However, for the consultancies and IT companies that are looking to target this sector as a potential high growth area, there are a number of real difficulties as well as some obvious opportunities. The first issue is the speed thing. The industry has its own rhythms and they are not the rhythms IT vendors and management consultants are generally happiest with. Playing in the biotech sector means settling in for the long game. According to Mark Hall, director of life sciences research at IDC, it is all about building the kind of relationship with the client that can endure for decades. Not that there won't be the odd "quick win". Certainly, biotech start- ups can be wonderful clients from the outset in that many begin with a need for the kind of computing power you used to find only in meteorological centres and NASA. The bio-sciences are a target rich field for super computer vendors like IBM, Sun and Compaq. Storage vendors also love the sector. Much of a bio-informatics company's first and second round funding can get chewed up by its IT budget as it buys storage farms and scalable SMP servers to crunch the data sets its founders hope will show them the path to the next break-through drug. However, there are difficulties for vendors in getting all their cash up front in this kind of deal. Vendor financing or even equity participation deals are likely to be increasingly common, particularly where the IT is so central a part of the bio- tech company's play.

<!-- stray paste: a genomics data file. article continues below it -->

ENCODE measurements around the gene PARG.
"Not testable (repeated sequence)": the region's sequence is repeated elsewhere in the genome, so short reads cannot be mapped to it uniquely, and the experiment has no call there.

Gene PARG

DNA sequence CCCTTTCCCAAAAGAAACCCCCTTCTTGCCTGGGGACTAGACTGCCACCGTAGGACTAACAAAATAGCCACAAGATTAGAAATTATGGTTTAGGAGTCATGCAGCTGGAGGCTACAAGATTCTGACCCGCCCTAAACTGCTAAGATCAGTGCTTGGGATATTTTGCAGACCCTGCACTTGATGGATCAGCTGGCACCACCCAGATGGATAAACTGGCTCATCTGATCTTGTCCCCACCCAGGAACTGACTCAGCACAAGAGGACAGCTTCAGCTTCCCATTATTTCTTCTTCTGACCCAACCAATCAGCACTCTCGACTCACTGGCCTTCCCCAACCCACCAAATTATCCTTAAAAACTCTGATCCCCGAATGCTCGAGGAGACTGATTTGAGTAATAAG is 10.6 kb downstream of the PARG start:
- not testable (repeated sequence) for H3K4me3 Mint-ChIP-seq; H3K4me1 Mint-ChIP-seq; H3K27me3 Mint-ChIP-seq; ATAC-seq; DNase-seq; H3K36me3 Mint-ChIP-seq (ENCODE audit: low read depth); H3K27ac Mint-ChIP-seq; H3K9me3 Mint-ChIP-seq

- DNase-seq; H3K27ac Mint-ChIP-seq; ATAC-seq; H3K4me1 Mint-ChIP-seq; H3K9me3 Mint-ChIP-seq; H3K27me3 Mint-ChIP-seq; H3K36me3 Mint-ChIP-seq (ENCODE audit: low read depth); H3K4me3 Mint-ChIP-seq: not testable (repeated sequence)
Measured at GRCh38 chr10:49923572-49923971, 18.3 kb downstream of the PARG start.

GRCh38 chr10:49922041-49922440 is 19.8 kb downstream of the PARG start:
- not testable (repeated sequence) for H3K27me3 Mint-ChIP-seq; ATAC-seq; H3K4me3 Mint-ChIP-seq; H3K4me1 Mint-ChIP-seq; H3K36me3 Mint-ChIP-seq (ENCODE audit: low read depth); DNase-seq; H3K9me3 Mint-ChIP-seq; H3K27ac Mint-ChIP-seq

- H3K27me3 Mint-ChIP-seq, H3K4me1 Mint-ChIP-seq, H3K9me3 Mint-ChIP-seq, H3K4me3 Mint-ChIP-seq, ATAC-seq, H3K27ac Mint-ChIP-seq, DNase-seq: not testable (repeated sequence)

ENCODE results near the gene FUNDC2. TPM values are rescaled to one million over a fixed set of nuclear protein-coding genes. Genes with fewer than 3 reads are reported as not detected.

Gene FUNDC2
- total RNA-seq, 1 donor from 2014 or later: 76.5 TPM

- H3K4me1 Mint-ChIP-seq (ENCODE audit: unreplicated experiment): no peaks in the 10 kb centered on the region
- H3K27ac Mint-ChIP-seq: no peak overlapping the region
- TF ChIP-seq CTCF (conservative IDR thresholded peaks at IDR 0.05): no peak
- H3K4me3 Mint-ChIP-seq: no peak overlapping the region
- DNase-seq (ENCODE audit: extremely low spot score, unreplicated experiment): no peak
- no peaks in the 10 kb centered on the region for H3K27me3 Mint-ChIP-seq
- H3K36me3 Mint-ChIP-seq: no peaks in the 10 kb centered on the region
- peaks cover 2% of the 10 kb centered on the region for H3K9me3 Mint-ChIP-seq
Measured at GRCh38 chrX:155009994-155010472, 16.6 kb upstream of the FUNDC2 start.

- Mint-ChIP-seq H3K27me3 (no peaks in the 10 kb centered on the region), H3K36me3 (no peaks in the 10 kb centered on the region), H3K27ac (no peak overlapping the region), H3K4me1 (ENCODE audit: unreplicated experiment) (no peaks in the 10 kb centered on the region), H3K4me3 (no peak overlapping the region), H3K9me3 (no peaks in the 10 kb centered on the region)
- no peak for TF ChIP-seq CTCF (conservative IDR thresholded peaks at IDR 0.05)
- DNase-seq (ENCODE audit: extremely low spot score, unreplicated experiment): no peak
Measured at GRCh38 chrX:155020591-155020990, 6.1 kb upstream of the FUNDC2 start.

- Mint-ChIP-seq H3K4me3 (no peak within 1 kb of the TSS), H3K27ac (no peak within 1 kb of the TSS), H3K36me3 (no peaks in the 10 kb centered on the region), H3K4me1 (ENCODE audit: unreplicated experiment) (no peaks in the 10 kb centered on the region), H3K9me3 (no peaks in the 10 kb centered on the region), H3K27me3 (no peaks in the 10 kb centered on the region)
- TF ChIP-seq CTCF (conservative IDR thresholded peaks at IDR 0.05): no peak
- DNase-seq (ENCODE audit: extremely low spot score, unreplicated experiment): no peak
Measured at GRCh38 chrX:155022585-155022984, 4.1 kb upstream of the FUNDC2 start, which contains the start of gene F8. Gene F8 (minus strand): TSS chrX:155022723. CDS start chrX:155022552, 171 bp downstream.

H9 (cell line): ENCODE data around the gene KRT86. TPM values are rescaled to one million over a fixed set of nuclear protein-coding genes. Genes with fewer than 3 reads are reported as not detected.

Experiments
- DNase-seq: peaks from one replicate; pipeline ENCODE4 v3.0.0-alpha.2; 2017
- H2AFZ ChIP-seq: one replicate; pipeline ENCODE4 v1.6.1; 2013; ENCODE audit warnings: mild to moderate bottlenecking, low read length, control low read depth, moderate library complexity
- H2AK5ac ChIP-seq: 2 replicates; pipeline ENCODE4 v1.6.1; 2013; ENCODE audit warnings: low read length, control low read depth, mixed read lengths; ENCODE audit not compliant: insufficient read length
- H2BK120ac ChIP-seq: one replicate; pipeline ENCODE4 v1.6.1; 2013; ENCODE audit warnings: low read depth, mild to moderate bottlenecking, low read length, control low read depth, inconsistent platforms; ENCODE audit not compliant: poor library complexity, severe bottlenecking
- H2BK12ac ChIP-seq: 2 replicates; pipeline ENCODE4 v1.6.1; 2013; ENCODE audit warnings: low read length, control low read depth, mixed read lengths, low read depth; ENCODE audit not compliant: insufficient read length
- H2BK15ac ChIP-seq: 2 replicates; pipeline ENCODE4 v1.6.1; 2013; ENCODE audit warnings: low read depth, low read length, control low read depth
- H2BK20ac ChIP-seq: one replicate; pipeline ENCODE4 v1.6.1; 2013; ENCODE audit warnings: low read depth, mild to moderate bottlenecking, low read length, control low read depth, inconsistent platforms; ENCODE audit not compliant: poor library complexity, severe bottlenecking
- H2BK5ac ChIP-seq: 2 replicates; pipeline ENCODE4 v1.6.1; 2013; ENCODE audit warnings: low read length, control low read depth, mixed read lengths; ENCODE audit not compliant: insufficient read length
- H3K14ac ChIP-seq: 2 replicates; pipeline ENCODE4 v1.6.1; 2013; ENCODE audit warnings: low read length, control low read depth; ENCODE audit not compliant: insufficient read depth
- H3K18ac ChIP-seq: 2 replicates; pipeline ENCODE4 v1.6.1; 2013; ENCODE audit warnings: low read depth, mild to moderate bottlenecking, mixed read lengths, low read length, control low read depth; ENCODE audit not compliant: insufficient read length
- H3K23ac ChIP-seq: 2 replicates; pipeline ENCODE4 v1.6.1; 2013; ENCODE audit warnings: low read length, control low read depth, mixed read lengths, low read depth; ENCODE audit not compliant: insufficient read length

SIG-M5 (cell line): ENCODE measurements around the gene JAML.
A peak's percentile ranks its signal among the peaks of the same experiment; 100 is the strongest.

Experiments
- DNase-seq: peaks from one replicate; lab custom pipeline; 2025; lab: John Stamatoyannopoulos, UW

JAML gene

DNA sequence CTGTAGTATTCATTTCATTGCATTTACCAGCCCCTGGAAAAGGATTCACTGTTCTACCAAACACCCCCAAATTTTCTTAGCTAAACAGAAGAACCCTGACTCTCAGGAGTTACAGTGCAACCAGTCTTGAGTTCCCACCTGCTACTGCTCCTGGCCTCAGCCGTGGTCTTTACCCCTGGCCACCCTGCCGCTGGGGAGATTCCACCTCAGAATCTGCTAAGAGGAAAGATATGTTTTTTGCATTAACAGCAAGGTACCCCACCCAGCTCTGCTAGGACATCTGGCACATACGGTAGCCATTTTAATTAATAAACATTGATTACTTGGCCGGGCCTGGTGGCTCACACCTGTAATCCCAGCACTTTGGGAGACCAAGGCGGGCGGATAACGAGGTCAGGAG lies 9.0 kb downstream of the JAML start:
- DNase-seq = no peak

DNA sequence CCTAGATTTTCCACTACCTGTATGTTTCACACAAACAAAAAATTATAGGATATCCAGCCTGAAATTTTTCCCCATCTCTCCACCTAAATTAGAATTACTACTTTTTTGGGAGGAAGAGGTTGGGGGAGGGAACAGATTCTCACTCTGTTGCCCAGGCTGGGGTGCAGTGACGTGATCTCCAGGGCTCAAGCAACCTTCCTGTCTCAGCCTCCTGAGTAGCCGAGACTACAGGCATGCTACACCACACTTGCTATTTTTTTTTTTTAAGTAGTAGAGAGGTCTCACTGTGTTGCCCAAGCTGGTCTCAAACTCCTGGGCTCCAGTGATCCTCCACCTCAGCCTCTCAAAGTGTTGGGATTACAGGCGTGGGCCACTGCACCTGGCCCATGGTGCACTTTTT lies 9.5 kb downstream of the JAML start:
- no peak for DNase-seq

The risks for the vendors are obvious, and there is a clear parallel here with the telecoms arena during its period of rapid expansion. The consequences of the boom and bust in that sector are still reverberating, in the shape of huge unpaid debts, and mountains of recycled new kit being sold for cents on the dollar. There is already more than a little fear in the biotech market, particularly among investors, many of whom have sobered up after the razzmatazz that swept through the whole bio-tech sector in 2000 and early 2001 over the genome project. When investors take a sober look at the sector they get pulled in two opposing directions. On the one hand, virtually all the start ups are grounded in hard science and have a strong value proposition - which is a lot more than could be said for some of the bubble headed dotcom ideas that went smash. On the other hand, there is that massive gap in time between the inception of a research project and that moment when the bio-tech can start to anticipate a revenue stream ? if some other company doesn't beat it to the winning post. In fact, this last point is so critical that Hall argues that the life sciences arena is going to have to make dramatic changes to its traditional business model over the next few years. "There is just too much work going on now on too many fronts for any company to feel secure in the idea that it has the time to take 15 years to bring a project to fruition. The old model of companies betting everything on one wonder drug that, when it finally appears, will net them billions, has to go," he says. Hall argues that the entire sector needs consultancy help to rethink and reshape its business practices. "It currently takes an average of $800m to bring a drug to market. No one can feel easy taking that kind of bet. We are already seeing a great many more alliances in the sector," he notes. According to Hall, the big manufacturing consultancies may not yet have too many stars from the life sciences arena walking their corridors, but one thing they do understand is how to turn lumbering behemoths into more nimble creatures. The big pharmaceutical companies are already a major target for high end business strategy consultants like McKinsey, while the systems consultancies are all bidding for a larger share of this market. According to Hall, IDC anticipates that the global life sciences market's appetite for IT and consultancy will grow at a compound annual rate of 24%, between now and 2006, reaching a value in excess of $38bn -eye popping growth, by any standards. "What is holding things back right now is that the entire sector is awash with data that is poorly understood. The science is where the barrier is. The most likely scenario, the one that we are basing our growth predictions on, is that the sector will see incremental breakthroughs through the next five years. However, we could also see much more dramatic breakthroughs that really open the floodgates, in which case our predictions may be way too conservative."